I Don’t Want it All: My Frustration With the Work-Life Balance Debate

…glibly repeating “you can have it all” is simply airbrushing reality.

-Anne-Marie Slaughter

 A little back story on this post: two weeks ago, I heard this amazing interview with Anne-Marie Slaughter. Slaughter is this power-house of a woman. Amongst other things, she “is an academic, foreign policy analyst, and public commentator. She served as Director of Policy Planning for the U.S. State Department from January 2009 until February 2011 under U.S. Secretary of State Hillary Clinton. She is an international lawyer and political scientist who has taught at the University of Chicago and Harvard University.” source

And, Slaughter is also a mom.

In 2012, she famously wrote The Atlantic article, “Why Women Still Can’t Have It All” after she left a high powered, high profile job in DC to return home (Princeton, NJ) to tend to her family, namely her two teenage sons. This decision, along with her article, got a lot of push back.

Her kids are now grown and out of the house, and she has returned to work in DC. The interview I listened to focused on how she believes more than ever in the stance she took in her 2012 article. (*It should be noted that she continued to work when she went back home, but it was far less hours and involved far less travel. Slaughter acknowledges that, being in a higher than usual income bracket, offered her far more choices than most people. She never had to worry about paying for childcare, for example. I’m not using Slaughter as the poster child for stay at home moms, because she wasn’t one.)

Slaughter’s interview really inspired me however, as someone who has hit the pause button on my career to make raising my family my job. She voiced many of the same thoughts, concerns, and frustrations that I’ve felt as I struggled to make the best decision for myself both professionally and personally. The conclusion that I came to, and that she discusses in her article, is that the two are really mutually exclusive because they are two separate jobs.

In short, the minute I found myself in a job that is typical for the vast majority of working women (and men), working long hours on someone else’s schedule, I could no longer be both the parent and the professional I wanted to be.

-Anne-Marie Slaughter

Think about it this way. If you are a nurse and were considering becoming a teacher, would you for one instant entertain the idea of doing both jobs simultaneously? No, absolutely not. That idea is absurd because we know that would be impossible. And yet, women try to do it every day. They try to juggle a full time professional job with a full time family job. It is an impossible task, one that sets you up for failure in a context where failure is really not an option.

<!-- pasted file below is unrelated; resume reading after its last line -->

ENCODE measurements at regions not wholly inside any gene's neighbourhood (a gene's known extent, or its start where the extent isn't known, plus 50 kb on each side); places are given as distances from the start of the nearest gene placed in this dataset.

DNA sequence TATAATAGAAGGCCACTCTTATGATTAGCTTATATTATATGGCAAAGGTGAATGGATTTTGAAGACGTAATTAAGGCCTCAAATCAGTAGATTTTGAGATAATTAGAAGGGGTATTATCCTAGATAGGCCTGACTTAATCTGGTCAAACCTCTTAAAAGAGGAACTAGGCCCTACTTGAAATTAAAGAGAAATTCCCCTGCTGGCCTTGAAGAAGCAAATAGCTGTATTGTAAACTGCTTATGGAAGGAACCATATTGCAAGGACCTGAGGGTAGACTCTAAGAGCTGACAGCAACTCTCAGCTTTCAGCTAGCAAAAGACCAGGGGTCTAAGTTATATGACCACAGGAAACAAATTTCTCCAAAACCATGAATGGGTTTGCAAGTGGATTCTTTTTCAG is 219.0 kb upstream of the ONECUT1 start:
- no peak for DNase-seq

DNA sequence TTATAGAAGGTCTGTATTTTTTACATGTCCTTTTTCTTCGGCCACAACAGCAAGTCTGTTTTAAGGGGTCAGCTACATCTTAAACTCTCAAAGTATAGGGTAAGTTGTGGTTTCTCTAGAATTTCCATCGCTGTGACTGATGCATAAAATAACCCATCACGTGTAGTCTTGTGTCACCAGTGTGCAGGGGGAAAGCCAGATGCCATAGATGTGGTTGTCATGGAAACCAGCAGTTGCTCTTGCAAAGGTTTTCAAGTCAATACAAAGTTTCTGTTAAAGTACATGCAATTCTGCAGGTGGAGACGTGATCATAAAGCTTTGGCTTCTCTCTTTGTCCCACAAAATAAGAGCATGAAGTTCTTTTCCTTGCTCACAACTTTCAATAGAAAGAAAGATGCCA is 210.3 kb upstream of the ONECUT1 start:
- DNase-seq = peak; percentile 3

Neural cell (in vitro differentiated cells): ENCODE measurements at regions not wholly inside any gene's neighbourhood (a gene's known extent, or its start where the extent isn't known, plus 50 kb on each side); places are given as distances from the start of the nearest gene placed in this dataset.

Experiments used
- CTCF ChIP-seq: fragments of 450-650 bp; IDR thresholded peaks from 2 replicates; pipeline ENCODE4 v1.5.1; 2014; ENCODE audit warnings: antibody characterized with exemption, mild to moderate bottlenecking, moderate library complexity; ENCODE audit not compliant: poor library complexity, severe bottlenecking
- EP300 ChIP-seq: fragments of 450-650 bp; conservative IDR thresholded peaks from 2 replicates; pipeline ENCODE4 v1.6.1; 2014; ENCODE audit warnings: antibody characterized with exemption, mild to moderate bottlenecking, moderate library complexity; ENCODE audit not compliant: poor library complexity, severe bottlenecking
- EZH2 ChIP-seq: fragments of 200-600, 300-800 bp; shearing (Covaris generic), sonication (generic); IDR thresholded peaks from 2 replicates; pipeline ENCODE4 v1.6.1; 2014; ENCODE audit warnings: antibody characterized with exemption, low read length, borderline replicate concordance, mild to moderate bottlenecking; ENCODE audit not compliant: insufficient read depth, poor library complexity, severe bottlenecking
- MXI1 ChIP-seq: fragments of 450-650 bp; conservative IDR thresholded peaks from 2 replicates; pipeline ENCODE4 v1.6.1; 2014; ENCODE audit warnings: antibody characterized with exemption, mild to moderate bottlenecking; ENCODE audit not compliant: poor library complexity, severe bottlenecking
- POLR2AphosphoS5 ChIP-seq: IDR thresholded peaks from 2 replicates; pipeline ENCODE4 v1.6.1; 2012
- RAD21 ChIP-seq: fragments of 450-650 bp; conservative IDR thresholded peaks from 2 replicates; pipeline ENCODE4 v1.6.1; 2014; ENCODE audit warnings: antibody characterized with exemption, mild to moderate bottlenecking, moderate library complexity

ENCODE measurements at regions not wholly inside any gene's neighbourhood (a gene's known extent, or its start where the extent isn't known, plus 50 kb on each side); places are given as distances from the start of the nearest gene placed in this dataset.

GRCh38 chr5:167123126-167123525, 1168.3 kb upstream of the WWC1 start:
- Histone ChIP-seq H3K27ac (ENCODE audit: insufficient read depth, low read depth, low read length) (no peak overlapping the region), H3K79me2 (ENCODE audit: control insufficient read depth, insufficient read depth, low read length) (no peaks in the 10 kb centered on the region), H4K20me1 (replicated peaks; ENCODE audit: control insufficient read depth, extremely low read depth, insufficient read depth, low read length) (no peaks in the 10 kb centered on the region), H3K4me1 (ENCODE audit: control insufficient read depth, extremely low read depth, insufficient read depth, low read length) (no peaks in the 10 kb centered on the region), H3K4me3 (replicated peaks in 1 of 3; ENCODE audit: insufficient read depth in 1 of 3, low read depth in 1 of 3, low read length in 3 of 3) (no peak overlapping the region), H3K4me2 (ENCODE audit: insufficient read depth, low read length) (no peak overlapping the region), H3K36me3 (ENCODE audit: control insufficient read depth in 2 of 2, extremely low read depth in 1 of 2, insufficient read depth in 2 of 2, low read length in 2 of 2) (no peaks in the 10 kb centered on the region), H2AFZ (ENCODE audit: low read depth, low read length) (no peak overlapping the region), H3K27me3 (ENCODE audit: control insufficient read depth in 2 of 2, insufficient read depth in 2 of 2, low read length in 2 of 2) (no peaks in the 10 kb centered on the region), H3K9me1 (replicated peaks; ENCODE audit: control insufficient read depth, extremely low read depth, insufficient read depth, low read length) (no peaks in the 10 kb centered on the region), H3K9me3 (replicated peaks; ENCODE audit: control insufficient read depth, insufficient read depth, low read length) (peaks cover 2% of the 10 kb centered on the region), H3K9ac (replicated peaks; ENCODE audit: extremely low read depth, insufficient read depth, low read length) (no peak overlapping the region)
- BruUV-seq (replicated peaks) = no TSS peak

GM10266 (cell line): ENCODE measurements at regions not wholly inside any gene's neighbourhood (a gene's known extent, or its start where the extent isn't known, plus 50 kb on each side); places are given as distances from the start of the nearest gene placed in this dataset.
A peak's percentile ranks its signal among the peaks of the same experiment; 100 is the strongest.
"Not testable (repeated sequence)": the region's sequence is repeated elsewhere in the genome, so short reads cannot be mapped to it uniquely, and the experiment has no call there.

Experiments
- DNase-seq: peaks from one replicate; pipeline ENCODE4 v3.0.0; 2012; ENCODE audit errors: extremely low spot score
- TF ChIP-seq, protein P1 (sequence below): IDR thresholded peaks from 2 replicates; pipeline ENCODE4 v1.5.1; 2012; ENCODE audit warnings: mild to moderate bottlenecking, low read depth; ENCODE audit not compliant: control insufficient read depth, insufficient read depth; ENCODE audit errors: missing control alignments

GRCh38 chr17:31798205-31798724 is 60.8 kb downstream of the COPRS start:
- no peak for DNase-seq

Let me pause the conversation here to say this – I’m absolutely, 100%, unequivocally not saying that if you are a mom and working that you are somehow failing at both. Gosh, this life is hard enough, and motherhood ranks at the top of the hardest of hard, without someone coming along and telling you that you are failing at it, or that you aren’t doing it right. So please – please – hear me when I tell you that’s not what I’m saying.

I do  think that caring for a family is a full time job. But like all of us, we all have different full time jobs, don’t we? So the issue here is not me judging your full time job, or you judging mine; the issue is a collective societal failure to recognize the weight, scope, value, and worth of caring for a family.

Slaughter talks a lot about the failures of America’s working system that are, in reality, anti-family. Employers could do a lot to acknowledge this dilemma and work to create a strategy to help alleviate some of this tension. She also talks about how in order for one marriage partner to find professional success, the other partner needs to be the “lead parent” at home. She believes that the professional success of one, depends on the commitment of the other to be successful at home.

In a way, this is the scenario that Mike and I have found ourselves in for the past few years. In order for him to pursue some professional goals, he needed me to “hold down the fort” at home to ensure our family’s success. This scenario does not demean or repress me. On the contrary. I take a lot of pride knowing that my family and my husband’s success is owed largely in part – to me. I also know that this scenario is temporary. One day, it will be my turn to take professional risks and chase down career goals, and Mike will support me by picking up for me at home where I left off.

What strikes me most about this issue, though, is the idea that we are all so frantic to throw all of our eggs in one basket. We have to do it all, and we have to do it all right now.

I don’t understand it.

Think about it in terms of a lifespan. The average person will spend 50 years of their life working. Fifty! We have so much time to focus on work, but how much time do we have to spend solely on making room for care? To care for the needs of our kids. To care for the needs of our family. To care for the needs of ourself, and others.

We seem to have inverted our priorities in life. We place this huge emphasis on a job and career when, the emphasis is naturally made by the sheer longevity of our working years. Our years to raise and care for a family are relatively short by comparison, and we seek to shorten them by dividing our time between job and family.

What’s more, we are told that if we are feminists – if we believe in equality amongst male and female – then women need to add going to work on top of raising a family, and keep up. Why is no one discussing this? In order for me to pursue equality in the workplace, I need to figure out how to be both mom and career maven, while men continue….just focusing on their career.